“Governor Kernan was defeated (in 2004), so I figured I would be retired, because I didn’t know Governor-elect (Mitch) Daniels,” he explains. “I got a phone call right before Thanksgiving, shortly after he took office. So I went down and talked with him for about an hour and a half. And about three days later he asked me to be his adjutant general. I had the honor of working for him for eight years — great guy to work for, very brilliant man.”

Marty now works for Gov. Mike Pence, who also asked him to remain in his position.

Rowana says her husband’s leadership style explains a lot about why three different governors have asked him to serve. “I think it’s his integrity,” she says. “I think it’s his ability to bring people together. He’s a consensus builder; he’s very inclusive and very easy to work with.”

Rowana, too, has participated in the Indiana political arena, though in a more local capacity. She was Bargersville’s Town Council president for three years, and she remains a general member of the council now.

Her political involvement began back in 2008 when Greenwood and White River Township were looking at reorganizing so that the previously unincorporated area of the county where she and Marty live could become part of the town of Greenwood.

“We’re less than a mile from Bargersville, and it’s almost 10 miles to Greenwood,” she says. “We were perfectly happy being unincorporated White River Township, but when they started that reorganization process, there were several of us that got together and tried to decide what can we do? We looked at annexing ourselves to Bargersville. That’s what we did.”

After her involvement with this process, several people asked Rowana to run for the Town Council of Bargersville, which she was eligible to do once they became part of the town. At first she said no.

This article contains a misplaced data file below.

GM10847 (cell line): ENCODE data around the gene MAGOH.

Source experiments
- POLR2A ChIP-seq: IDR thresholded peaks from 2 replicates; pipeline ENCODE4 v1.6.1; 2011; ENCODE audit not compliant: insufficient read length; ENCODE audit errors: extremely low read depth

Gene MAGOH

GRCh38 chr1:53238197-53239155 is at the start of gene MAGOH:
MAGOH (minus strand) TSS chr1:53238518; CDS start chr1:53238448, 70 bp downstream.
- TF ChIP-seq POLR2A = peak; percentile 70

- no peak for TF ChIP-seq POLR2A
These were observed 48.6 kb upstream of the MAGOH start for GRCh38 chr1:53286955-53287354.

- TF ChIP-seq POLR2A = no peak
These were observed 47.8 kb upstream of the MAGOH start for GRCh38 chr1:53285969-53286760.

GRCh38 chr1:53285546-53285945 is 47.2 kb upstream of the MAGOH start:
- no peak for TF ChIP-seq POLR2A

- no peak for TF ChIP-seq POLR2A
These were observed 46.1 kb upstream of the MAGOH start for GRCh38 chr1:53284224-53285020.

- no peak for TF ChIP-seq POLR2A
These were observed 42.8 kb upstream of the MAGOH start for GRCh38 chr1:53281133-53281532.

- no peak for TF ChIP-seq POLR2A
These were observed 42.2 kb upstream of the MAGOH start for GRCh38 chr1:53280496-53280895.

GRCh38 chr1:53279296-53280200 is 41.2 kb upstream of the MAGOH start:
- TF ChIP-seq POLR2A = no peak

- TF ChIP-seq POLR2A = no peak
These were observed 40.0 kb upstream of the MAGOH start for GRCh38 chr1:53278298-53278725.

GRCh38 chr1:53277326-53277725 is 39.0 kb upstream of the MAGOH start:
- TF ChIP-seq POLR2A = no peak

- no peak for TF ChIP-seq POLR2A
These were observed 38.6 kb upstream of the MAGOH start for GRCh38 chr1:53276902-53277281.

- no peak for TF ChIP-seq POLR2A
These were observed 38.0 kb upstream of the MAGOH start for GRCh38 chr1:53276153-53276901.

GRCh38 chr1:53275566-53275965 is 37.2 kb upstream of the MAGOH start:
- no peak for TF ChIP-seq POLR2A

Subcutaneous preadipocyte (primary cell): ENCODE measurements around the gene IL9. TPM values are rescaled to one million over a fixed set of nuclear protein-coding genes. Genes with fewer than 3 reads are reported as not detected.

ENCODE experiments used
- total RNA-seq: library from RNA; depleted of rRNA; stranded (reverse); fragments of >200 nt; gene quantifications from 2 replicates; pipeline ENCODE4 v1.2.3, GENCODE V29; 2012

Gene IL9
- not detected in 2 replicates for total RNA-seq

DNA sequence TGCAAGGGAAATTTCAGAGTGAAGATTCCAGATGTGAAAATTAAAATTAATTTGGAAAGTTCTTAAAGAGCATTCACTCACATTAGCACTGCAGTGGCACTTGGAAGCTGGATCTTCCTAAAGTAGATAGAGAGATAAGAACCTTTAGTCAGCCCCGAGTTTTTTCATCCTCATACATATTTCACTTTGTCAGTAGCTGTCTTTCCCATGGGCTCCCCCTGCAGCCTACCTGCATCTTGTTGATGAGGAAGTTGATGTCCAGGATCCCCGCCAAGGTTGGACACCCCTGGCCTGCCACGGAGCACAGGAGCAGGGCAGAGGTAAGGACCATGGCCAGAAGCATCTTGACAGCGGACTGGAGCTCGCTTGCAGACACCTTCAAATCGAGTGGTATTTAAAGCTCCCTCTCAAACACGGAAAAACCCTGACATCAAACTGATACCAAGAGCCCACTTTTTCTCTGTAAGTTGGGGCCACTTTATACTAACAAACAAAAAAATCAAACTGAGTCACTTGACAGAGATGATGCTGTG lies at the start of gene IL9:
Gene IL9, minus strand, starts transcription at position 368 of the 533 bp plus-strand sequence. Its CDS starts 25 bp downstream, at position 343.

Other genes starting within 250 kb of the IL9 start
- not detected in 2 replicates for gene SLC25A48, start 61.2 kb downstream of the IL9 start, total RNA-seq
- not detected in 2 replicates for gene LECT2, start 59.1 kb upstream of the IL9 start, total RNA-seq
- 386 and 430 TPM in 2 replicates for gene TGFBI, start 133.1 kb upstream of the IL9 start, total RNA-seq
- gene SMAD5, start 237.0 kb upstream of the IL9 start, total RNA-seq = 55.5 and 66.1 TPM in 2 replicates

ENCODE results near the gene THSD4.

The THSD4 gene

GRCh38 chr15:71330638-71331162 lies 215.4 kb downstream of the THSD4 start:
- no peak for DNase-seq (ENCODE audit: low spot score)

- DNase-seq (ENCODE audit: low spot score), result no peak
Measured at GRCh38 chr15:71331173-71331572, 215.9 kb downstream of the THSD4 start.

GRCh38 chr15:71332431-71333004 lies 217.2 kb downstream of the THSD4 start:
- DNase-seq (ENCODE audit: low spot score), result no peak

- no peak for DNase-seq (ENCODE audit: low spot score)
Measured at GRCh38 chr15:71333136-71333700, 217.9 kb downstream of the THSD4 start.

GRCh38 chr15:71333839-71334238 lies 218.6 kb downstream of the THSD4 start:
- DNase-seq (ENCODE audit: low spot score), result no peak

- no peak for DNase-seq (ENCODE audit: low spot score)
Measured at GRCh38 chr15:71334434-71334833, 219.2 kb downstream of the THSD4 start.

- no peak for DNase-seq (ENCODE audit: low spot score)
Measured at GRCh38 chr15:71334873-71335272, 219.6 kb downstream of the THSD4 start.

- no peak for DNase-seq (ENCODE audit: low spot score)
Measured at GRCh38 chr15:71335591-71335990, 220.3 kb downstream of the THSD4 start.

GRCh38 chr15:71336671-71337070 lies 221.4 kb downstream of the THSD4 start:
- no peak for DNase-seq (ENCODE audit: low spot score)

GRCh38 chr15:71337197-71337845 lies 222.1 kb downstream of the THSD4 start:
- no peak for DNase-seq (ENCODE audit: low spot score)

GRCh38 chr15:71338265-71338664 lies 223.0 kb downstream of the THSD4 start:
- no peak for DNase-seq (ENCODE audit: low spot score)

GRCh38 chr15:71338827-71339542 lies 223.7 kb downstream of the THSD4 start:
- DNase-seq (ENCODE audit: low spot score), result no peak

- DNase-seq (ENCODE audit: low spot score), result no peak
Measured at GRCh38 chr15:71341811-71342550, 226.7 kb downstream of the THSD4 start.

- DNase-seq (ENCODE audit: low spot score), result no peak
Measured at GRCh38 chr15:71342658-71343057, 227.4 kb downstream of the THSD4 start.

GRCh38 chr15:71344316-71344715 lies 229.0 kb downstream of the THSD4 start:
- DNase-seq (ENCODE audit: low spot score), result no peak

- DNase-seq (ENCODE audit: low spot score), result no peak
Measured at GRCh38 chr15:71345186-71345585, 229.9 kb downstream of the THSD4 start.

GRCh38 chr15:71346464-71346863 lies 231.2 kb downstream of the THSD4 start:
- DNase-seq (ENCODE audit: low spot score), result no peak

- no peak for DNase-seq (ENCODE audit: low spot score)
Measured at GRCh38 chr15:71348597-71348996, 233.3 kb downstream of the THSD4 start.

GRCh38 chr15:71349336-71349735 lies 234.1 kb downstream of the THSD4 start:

“That was the last thing I wanted: political office,” she explains. But eventually Rowana had a change of heart. She now enjoys her position.

“I want to be a part of seeing the community grow and sustain itself,” she explains. “I want to be part of how that change evolves. I want it to be the right kind of change for the community.”

Rowana is excited about a downtown planning grant the town recently received from the Indiana Office of Community and Rural Affairs.

“The initial grant is for the consultant to come in and help us decide the planning of our downtown,” she explains. “Before you can apply for a lot of other grant money out there, you have to have a plan in place, so that’s the first step. From that, we can apply for grant money for facades or for lighting or for other things.”

She hopes to see the project through, which was one reason she ran for Town Council again this past November.

“I’ll stay four more years, and after that, time will tell,” she says. “We’ll see where we are in our life. I think we’ll both remain involved with the community. And we would like to travel.”

RJ McConnell, a partner with Bose McKinney & Evans in downtown Indianapolis, has known the Umbargers for about 10 years, getting to know them better when he began serving on the board for Johnson Memorial Hospital, on which Marty also serves. “Marty is a humble public servant with a keen business sense,” McConnell says. “He has been someone who’s been an absolute pleasure to get to know. He’s someone who shared his sage advice whether it was for the military, for the hospital or his family’s local business in Bargersville. He always seemed to bring the same demeanor and common sense.”

Because McConnell and his wife, Karla, live on a farm outside Franklin, they share an interest with the Umbargers in the small towns that lie south of Indianapolis, and they frequently spend time with them in a social realm.

“They’re clearly wonderful ambassadors for the town of Bargersville,” McConnell says. “They’re very delightful people to be around.”